Keep in mind that your students are stressed and apprehensive right now, too, and the last thing they might care about is information literacy. Wong says that is alright. Students have been throw unexpectedly out from their dorms and into online education. Many students are now homeschooling their children, which can make it difficult to focus on their own coursework. Unemployment has become a consistent and enormous stress factor across the country. Still, others do not have access to broadband width and high-speed Internet, especially for those students living in rural communities. Additionally, many students may now be forced to share devices with other family members. All of these factors can contribute to making online learning a rather nail-baiting, worrisome experience.

Wong proposes that there are two ways in which to present your online instruction: synchronous and asynchronous. Synchronous would include everyone joining in on a Zoom meeting or in Google Hangouts. The instruction occurs in real-time. The advantages to this are that you can use existing lectures for instruction and the discussion is happening in real-time so you can answer students’ questions. Also, during this time of social distancing, synchronous instruction fosters and maintains a sense of community, allowing for simultaneous and spontaneous conversation. However, higher broadband is required for these real-time meetings, which might be a huge issue for those who do not have access. There might be limited mobile access. Additionally, there is a learning curve with some of the synchronous technology, which I, for one, have discovered while trying to use Zoom on my computer. My web camera will not hook up and I have no idea why!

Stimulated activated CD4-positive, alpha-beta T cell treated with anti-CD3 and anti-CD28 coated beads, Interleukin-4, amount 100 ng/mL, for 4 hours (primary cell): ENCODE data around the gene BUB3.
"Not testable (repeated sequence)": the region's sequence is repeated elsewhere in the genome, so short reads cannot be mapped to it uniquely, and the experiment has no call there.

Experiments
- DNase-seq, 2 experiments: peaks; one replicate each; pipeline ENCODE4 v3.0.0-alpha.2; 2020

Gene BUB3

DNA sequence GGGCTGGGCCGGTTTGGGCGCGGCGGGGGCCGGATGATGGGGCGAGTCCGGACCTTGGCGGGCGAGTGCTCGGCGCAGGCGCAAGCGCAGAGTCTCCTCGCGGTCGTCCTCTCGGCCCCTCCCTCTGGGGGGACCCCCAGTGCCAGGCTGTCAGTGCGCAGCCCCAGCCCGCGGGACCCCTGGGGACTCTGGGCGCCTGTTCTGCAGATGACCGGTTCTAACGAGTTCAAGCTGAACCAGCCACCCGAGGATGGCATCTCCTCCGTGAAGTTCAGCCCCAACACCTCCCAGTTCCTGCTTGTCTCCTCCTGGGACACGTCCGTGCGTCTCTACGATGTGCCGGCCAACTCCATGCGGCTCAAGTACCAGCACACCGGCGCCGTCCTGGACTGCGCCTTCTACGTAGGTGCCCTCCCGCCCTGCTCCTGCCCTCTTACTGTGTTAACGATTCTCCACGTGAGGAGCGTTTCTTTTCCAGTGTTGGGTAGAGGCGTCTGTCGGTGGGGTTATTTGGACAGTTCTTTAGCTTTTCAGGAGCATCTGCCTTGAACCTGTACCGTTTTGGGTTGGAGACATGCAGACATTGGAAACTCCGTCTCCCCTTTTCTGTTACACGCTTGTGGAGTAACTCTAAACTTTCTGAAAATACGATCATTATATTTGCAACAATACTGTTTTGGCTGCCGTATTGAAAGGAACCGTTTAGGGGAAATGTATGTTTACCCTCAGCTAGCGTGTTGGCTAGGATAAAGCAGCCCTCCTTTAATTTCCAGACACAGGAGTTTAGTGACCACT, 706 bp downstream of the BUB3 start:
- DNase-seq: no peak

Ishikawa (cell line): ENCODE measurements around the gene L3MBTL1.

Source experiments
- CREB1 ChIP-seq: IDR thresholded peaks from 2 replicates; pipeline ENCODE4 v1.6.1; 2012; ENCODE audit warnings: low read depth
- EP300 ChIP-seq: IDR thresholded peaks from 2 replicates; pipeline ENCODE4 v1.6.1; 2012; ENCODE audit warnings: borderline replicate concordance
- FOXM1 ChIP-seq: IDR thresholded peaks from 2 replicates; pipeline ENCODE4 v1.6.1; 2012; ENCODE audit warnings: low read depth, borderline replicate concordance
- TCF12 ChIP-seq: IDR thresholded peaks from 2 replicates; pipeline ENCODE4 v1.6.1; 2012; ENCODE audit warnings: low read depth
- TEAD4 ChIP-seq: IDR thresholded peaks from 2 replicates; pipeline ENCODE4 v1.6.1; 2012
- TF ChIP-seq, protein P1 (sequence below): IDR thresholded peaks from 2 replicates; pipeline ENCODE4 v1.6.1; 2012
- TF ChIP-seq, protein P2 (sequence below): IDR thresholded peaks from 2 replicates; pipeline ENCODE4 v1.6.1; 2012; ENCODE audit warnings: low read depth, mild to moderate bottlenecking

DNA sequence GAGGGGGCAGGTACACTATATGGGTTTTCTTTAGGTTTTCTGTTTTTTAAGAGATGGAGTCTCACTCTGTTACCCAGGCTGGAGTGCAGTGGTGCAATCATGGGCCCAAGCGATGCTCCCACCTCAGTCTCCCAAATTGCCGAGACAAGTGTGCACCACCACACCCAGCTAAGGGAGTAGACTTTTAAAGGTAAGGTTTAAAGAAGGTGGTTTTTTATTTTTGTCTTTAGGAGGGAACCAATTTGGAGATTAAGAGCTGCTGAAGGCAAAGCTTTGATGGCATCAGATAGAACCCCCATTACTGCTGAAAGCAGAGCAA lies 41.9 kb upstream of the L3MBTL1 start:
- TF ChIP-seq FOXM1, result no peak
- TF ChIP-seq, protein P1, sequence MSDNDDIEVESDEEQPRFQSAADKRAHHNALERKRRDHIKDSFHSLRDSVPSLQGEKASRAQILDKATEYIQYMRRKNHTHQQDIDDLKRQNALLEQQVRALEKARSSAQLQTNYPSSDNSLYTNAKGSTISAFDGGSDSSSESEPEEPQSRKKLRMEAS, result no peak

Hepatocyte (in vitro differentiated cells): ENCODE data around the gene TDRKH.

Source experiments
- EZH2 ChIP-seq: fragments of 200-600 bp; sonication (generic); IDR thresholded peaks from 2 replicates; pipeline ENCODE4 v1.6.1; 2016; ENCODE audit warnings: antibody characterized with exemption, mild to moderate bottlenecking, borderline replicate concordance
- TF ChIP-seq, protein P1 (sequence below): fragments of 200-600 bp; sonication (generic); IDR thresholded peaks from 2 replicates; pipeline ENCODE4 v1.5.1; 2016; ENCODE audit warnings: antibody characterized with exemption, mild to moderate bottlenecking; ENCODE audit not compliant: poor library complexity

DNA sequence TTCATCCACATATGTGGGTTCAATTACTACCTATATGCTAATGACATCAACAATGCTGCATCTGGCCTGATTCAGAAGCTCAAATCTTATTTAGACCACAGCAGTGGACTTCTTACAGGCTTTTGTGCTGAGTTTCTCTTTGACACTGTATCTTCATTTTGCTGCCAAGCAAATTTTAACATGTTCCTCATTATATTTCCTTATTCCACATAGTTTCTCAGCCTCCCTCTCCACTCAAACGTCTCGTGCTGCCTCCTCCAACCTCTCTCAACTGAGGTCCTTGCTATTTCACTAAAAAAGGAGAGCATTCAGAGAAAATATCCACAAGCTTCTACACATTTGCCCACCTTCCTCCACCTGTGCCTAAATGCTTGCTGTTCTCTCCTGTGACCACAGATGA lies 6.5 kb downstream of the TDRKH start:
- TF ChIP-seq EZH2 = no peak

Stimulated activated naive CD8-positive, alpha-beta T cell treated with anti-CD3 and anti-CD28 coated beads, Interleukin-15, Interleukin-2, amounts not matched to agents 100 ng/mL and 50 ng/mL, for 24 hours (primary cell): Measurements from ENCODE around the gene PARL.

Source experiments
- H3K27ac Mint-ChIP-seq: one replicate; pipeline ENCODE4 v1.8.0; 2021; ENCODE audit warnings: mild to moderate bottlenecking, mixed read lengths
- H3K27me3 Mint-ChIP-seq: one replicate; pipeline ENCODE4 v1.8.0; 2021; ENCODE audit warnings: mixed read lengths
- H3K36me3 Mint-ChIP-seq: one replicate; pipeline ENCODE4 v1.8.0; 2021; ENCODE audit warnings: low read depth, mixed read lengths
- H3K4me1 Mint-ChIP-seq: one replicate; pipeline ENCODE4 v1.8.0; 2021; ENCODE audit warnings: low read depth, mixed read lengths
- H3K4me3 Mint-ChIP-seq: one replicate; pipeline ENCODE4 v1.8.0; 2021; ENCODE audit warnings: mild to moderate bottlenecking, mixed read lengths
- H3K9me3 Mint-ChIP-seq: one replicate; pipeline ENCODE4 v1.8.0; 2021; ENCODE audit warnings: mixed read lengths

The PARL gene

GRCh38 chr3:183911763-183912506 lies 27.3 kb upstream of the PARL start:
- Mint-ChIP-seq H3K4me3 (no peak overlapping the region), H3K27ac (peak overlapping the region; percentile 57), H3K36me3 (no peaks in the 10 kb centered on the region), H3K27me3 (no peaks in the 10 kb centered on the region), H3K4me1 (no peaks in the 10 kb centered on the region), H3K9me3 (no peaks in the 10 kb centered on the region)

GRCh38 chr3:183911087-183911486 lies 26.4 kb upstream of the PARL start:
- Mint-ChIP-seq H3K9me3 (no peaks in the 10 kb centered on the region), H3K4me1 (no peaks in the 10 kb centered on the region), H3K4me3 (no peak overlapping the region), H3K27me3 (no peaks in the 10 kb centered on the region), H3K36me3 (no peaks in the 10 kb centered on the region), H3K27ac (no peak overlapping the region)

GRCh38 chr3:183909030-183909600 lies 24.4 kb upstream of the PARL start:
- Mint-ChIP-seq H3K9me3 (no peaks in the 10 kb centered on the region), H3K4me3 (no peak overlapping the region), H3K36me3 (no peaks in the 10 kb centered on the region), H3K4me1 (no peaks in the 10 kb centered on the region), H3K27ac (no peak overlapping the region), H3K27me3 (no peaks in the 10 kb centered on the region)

Asynchronous, on the other hand, is instruction not involving real-time discussion. This would include previously filmed tutorial videos and assignments distributed through the students’ blackboard. The advantages of choosing this form of instruction are that lower bandwidth is usually required, it is more mobile-friendly, you can recycle content, and it is easy to replicate the instruction for future use. Students can log in at any time to complete the assignments, and they are most likely already using familiar tools within their blackboard. On the flip side, students might not be as motivated to engage with the instruction and with one another, and this can result in the potential loss of community.

So which instruction is right for you? Wong reminds us to consider campus requirements and to definitely not overwhelm students with too much information. Be sure of legalities. For instance, it is legally required to close-caption your videos. Unfortunately, most caption software is only 90% accurate, so Wong encourages you to do automated captions and then go back to edit them. I also never thought of those students who might be colorblind, because I am the Queen of All Colors and adore typing in different colors and breaking out the highlighters. Wong warns not to use different colors in your notes for this reason.

No doubt this a stressful time with new territory and each other’s backs to cover. It is an understatement to proclaim that we are currently tackling an unprecedented situation, the likes of which we probably have not seen since the influenza pandemic of 1918-1919, but should have been better prepared to deal with when it happened again, as is the nature of pandemics, especially in such a technological world of high standards. Nonetheless, we need to stick together while staying physically apart as we ride out this virus.


Resources for Keeping Patrons in the Know About COVID-19

March 30, 2020

COVID-19 is an infection caused by a novel coronavirus that leads to a respiratory illness which can spread from person to person. COVID-19 continues to spread globally. This post is a guide to academic resources on the topic, and also general information to help our communities be well-informed.


Map of confirmed cases in the state of Pennsylvania by counties as of 26 March 2020.